The Manuscript Book. A Compendium of Codicology - Agati Maria Luisa (Studia Archaeologica, 214)

di Maria Luisa Agati

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    Collane: Studia Archaeologica, 214

    Rilegatura: Brossura
     Pagine: 536, 120 ill. B/N, 1 ill. Col., 16 tav. f.t



     I. The Study of the Handwritten Book or Codicology 
     1. The Field of Study 
     2. Methodological Evolution
     3. Quantitative Codicology 
     4. Comparative Codicology. Areas of Reference
     Hebrew mss
     Islamic mss 
     Coptic and Ethiopic mss
     Armenian mss 
     Georgian mss
     Slavic mss
     Syriac mss 
     5. A Brief History of the Handwritten Book 
     II. Writing Supports before Paper
     1. The Oldest Supports 
     2. Papyrus 
     2.1. Overview
     2.2. Laboratory Analyses
     2.3. Types of Papyrus
     3. Parchment
     3.1. Overview
     3.2. Skin Sections 
     3.3. Animal Species and Costs
     3.4. Palimpsests

     3.5. Digital Reading of Palimpsests 
     3.6. Painted Parchment
     III. Paper 
     1. A History
     2. Paper in Byzantium and the Greek Area 
     3. Types of Paper and Respective Manufacturing Techniques 
     4. Characteristics of the Sheets with Reference to the Three Moulds
     4.1. The Format or Size 
     4.2. The Zigzag 
     5. The Watermark 
     5.1. Watermarking and Sizes 
     5.2. Filigranology

    This work has been conceived by the author as an enlarged version of the original volume Il libro manoscritto. Introduzione alla codicologia, already published in this series (n 124). At a time when the breaking down of political and ideological barriers has become an urgent necessity, investigating the science of the book before Gutenberg, i.e., Codicology, considered by the author in its entirety - the history of the ancient and medieval book and the relative manufacturing techniques up to its modern-day place of conservation, and the history of studies undertaken - goes beyond the confines of Greek and Latin civilizations of the western academic tradition. In an attempt at comparative methodology, allowing an improved reading of many artisanal book production phenomena, where possible, those cultures which have come into contact with our own are presented: from East to West, above all Byzantium, the age-old, multi-ethnic empire which gathered and salvaged both Roman and Greek civilizations, an inheritance which it enhanced with cultural and linguistic practices, as well as book and artistic techniques from a diversity of backgrounds.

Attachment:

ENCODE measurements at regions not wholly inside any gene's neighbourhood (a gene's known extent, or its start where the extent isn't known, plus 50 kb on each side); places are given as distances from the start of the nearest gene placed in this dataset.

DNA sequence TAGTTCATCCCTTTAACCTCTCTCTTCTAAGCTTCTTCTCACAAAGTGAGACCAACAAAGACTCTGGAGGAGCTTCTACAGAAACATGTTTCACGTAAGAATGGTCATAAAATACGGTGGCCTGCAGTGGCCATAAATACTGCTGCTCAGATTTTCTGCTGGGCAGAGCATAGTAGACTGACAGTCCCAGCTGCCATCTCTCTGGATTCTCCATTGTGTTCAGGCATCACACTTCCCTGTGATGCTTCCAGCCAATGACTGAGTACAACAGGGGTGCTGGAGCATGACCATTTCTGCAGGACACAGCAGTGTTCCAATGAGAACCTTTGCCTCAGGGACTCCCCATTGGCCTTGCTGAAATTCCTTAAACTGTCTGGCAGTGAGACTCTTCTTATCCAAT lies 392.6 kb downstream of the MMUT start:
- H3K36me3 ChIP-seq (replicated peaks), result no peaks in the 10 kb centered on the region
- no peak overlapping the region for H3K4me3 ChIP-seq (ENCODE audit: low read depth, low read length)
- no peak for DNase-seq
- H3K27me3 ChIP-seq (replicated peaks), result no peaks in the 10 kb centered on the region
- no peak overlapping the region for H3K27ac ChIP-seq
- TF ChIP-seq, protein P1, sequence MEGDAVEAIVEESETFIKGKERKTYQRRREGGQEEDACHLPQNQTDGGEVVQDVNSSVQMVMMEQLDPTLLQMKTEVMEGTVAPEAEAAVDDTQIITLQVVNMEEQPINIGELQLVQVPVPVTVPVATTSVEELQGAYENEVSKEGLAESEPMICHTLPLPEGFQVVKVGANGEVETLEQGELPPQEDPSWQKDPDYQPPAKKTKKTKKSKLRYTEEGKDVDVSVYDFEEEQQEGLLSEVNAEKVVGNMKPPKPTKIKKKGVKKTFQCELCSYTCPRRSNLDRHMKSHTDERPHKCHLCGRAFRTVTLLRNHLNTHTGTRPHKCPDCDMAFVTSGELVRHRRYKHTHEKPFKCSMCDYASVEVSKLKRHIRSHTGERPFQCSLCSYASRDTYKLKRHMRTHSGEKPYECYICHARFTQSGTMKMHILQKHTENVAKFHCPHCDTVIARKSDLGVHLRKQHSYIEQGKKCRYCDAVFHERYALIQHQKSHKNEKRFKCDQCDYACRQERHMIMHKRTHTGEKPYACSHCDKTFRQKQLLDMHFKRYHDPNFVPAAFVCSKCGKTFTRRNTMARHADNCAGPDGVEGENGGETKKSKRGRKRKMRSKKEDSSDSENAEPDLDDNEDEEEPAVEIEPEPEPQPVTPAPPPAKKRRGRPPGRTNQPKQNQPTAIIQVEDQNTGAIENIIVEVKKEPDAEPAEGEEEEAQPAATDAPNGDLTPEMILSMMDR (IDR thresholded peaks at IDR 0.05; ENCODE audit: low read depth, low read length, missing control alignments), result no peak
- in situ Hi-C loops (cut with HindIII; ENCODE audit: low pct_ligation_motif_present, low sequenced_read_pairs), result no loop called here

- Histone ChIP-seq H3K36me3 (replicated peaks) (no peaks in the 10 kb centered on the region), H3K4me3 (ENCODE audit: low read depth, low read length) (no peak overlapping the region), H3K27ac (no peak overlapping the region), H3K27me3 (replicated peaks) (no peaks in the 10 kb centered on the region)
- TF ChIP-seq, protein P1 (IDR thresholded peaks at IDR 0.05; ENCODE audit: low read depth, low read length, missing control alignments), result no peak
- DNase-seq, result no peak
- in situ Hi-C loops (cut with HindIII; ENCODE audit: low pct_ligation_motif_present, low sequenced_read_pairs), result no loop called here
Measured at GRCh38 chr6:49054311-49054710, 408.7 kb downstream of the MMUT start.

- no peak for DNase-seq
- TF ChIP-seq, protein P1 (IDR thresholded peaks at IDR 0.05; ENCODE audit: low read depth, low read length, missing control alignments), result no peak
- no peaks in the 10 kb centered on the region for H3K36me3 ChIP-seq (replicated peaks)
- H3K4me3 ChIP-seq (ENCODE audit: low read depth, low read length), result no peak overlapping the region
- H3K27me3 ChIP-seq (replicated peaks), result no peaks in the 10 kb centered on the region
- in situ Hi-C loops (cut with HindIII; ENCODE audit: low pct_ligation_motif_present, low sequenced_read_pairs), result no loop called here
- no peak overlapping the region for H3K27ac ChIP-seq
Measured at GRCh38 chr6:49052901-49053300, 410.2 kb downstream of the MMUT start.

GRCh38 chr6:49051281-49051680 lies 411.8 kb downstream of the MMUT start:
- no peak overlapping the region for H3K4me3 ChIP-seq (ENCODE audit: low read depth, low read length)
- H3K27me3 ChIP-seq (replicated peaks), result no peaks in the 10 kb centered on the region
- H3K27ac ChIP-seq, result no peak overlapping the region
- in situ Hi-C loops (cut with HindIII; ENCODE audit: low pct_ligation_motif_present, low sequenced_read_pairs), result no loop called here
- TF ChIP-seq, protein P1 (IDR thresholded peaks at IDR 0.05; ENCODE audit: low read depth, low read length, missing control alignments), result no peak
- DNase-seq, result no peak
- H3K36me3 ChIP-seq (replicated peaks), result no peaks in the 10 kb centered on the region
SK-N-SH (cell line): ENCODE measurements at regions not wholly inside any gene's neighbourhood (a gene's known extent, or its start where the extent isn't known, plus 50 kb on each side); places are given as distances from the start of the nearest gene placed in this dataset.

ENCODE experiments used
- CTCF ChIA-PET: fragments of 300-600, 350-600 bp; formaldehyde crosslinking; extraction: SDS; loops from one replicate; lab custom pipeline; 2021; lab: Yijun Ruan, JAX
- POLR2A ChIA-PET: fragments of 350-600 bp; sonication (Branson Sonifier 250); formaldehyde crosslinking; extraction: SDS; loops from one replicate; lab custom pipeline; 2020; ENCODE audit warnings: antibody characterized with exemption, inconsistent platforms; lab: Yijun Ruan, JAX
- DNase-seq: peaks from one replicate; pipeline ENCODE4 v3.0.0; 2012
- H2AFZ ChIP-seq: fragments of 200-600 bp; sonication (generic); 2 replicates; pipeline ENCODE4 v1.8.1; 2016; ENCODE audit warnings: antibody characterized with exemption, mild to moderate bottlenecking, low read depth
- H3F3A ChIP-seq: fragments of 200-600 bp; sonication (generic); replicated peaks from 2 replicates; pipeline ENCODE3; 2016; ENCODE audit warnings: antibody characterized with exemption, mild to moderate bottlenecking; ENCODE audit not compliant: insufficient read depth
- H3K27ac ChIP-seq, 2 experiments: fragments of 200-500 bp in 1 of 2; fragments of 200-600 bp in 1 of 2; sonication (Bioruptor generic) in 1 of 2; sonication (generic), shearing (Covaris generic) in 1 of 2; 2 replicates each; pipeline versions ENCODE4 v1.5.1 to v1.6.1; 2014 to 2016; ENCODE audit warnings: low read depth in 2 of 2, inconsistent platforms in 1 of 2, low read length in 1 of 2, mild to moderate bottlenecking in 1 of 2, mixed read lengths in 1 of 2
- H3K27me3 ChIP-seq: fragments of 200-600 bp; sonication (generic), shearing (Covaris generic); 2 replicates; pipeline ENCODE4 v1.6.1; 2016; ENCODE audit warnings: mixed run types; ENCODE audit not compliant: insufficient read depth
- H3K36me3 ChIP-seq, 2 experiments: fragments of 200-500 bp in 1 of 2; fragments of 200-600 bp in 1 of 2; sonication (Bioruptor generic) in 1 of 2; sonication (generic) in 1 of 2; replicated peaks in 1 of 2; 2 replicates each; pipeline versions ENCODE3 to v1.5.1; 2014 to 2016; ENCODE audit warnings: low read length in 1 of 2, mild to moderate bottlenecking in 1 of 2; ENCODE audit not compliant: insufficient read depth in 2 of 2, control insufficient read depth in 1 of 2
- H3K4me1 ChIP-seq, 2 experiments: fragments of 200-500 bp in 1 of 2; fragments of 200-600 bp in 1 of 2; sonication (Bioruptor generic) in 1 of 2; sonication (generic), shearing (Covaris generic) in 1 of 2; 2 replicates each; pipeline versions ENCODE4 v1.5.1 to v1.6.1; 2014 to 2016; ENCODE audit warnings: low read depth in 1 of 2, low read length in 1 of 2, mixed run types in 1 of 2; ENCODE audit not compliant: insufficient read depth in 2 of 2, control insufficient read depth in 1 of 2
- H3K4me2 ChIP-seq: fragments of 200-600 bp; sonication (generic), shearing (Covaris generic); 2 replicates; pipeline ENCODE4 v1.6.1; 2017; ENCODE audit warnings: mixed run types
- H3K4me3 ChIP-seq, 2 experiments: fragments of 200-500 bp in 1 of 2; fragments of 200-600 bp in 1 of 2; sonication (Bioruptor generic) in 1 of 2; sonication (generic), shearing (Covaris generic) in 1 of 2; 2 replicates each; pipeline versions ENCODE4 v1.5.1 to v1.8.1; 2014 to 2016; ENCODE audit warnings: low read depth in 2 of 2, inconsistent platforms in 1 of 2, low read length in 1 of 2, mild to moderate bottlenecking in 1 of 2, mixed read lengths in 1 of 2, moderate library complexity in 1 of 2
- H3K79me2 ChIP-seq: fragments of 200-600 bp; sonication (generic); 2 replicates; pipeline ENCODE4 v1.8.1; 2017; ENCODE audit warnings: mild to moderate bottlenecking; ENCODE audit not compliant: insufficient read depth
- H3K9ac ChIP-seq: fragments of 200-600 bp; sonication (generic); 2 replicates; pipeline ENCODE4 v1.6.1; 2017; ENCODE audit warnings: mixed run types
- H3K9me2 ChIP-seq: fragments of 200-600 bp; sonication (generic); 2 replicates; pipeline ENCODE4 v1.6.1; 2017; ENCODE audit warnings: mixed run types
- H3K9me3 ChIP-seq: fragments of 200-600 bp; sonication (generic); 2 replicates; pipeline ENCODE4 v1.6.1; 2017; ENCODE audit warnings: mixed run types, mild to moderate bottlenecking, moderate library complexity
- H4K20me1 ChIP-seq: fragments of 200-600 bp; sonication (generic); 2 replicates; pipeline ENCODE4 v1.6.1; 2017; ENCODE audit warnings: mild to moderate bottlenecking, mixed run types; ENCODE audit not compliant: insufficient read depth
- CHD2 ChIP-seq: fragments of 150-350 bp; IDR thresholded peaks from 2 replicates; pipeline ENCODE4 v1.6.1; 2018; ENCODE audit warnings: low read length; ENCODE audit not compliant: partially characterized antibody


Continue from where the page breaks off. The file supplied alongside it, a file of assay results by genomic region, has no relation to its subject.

Maria Luisa Agati Was professor of Codicology at The University of Rome II. She has specialised in Byzantine studies and her interests span book culture of the Greek Middles Ages, and the material structure of the book. Among her many contributions, ranging from questions conceming the ninth and tenth centuries, to the connections between handwritten and printed letters in the sixteenth century: the monographs dedicated to "bouletée" minuscule (Vatican City, 1992) and to Giovanni Onorio da Maglie, Greek scribe (1535-1563) (Accademia Nazionale dei Lincei, Rome 2001), the identification and study of amanuenses like Pietro Devaris (mainly in The Greek Script in the 15th and 16th centuries, Athina 2000) or Daniel monk of Mount Athos (Scriptorium 2013) and others, and the Catalogo dei manoscritti greci della biblioteca dell'Accademia Nazionale dei Lincei e Corsiniana (Accademia Nazionale dei Lincei, Roma 2007). Her research activity at the moment concems the oriental Greek manuscript in the fourth and and fifteenth centuries.